Turnover is a band that is becoming known for its change in sound/direction with every new release put out. The band’s remarkably different debut full length, Magnolia, got a pretty positive response. The band then took the style it had on Magnolia and progressed it even further on “I Would Hate You If I Could,” which appeared on a four-way split with Such Gold, Maker and Ivy League. Since being released, the track has become a fan favourite. Now Turnover is back with a three-song EP entitled Blue Dream. I was very curious to see which direction the band was going to take next. It’s no surprise that Turnover has, yet again, put out its best material with Blue Dream.
“Disintegration” welcomes you to the EP with a soothing lead guitar riff. Soon after, the vocals come in, displaying those heartfelt lyrics that every Turnover fan is familiar with. About two-thirds of this track is just electric guitar and vocals, which is new for the band. The song feels dark, yet relaxing – and it gets pretty intense towards the end; the last minute and a half of “Disintegration” is aggressive and breathtaking – which is a beautiful combination. Things calm down a bit for the beginning of “Read My Mind.” The track houses a chorus that is sure to get drilled into your brain, though, and it also contains some of my favourite guitar work I’ve heard from Turnover. It’s a very memorable, refreshing song that displays a whole new side of the band. The last song on Blue Dream is entitled “Bella Donna.” A song that completely caught me off guard, it’s littered with southern guitar riffs and catchy melodies. The track also has some hints of indie-rock throughout. It’s a direction I never saw this band going in, but it works incredibly well. Although the style of this song is unlike anything Turnover has done in the past, it definitely still feels like a Turnover song, and it’s a great closer to a great EP.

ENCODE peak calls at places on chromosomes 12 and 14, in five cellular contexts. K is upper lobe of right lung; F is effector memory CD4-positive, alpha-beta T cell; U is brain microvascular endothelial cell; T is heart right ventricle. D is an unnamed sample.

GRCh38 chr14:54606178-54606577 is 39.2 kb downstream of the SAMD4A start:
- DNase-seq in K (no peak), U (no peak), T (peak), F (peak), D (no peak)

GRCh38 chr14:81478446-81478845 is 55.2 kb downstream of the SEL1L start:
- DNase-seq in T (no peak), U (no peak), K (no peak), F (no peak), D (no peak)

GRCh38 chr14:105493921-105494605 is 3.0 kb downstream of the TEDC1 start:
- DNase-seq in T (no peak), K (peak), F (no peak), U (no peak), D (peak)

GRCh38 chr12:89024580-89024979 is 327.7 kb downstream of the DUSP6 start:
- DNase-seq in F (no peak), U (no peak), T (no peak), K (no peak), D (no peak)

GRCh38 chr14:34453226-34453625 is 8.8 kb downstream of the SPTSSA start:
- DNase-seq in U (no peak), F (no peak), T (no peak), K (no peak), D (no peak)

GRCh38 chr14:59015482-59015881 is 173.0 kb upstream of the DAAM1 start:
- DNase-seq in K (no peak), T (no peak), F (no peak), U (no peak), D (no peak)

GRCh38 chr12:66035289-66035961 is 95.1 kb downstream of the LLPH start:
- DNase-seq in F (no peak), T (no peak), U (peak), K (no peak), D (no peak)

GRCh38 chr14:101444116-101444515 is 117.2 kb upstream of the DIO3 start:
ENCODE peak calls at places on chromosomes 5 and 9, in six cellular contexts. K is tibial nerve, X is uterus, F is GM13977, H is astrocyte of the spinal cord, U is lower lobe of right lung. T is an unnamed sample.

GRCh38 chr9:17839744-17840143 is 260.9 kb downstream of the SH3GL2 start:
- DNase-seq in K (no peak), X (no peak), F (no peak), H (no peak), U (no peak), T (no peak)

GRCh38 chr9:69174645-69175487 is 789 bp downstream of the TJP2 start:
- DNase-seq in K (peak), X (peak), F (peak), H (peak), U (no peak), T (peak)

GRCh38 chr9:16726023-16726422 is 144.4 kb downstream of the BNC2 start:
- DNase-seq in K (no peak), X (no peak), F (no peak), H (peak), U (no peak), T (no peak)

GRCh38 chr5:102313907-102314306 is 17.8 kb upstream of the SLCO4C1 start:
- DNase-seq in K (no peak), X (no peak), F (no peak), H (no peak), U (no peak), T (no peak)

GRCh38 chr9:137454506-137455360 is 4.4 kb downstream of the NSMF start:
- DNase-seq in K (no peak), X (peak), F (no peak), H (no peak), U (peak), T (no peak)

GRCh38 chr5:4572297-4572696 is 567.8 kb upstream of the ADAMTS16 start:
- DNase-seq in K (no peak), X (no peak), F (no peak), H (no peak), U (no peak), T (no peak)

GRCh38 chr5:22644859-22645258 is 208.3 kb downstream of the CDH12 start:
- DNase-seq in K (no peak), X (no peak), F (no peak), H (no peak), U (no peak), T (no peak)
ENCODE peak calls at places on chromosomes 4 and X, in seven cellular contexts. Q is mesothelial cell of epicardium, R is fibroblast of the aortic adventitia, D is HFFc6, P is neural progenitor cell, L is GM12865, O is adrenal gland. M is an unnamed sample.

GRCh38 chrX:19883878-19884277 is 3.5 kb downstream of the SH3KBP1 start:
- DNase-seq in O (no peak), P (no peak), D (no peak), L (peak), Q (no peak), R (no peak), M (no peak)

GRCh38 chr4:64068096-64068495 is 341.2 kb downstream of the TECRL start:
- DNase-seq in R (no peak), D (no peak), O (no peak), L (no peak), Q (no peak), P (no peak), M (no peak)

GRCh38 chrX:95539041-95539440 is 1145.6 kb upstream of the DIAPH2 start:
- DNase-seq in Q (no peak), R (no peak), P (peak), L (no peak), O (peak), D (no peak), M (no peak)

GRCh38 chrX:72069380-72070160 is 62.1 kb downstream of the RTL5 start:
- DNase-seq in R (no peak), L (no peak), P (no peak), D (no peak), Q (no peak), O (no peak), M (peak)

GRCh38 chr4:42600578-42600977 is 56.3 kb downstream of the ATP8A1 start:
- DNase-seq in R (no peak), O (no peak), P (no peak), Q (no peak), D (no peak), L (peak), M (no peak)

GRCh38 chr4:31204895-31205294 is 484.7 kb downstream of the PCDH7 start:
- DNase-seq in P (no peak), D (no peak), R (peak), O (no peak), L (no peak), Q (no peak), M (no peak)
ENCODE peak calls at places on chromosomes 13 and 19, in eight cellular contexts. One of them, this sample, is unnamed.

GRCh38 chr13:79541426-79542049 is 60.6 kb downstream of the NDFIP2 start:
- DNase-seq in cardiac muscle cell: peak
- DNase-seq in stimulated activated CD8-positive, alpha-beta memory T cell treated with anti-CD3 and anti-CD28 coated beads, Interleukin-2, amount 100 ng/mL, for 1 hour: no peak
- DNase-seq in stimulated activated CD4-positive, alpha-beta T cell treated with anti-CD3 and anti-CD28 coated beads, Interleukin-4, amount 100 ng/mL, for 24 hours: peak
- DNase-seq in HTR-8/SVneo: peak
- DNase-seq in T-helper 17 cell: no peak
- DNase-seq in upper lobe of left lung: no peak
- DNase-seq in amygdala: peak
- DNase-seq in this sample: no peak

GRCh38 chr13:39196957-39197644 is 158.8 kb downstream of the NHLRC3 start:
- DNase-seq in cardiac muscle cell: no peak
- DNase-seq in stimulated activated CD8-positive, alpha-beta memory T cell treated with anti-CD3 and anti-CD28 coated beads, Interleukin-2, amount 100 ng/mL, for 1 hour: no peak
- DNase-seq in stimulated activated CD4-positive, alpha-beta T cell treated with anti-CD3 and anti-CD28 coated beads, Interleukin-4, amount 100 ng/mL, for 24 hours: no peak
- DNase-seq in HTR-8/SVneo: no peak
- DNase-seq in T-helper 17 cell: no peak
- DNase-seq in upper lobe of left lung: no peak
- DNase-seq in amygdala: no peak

Overall, I feel like Blue Dream is the members of Turnover letting fans know they are still progressing and experimenting with the band’s sound. At the same time, it is not a change that will cause fans to lose interest. It does quite the opposite, actually, and I believe the band is going to gain a lot of new fans from this release, as it is Turnover’s most accessible material yet. It’s hard to find a band in this scene that is comfortable experimenting as much as this band does. Turnover’s progression is an extremely admirable thing. If Blue Dream is a taste of the band’s next full length, then I think people need to prepare for a record that is going to be one of the biggest sounding pieces of music to come out of this scene in quite some time.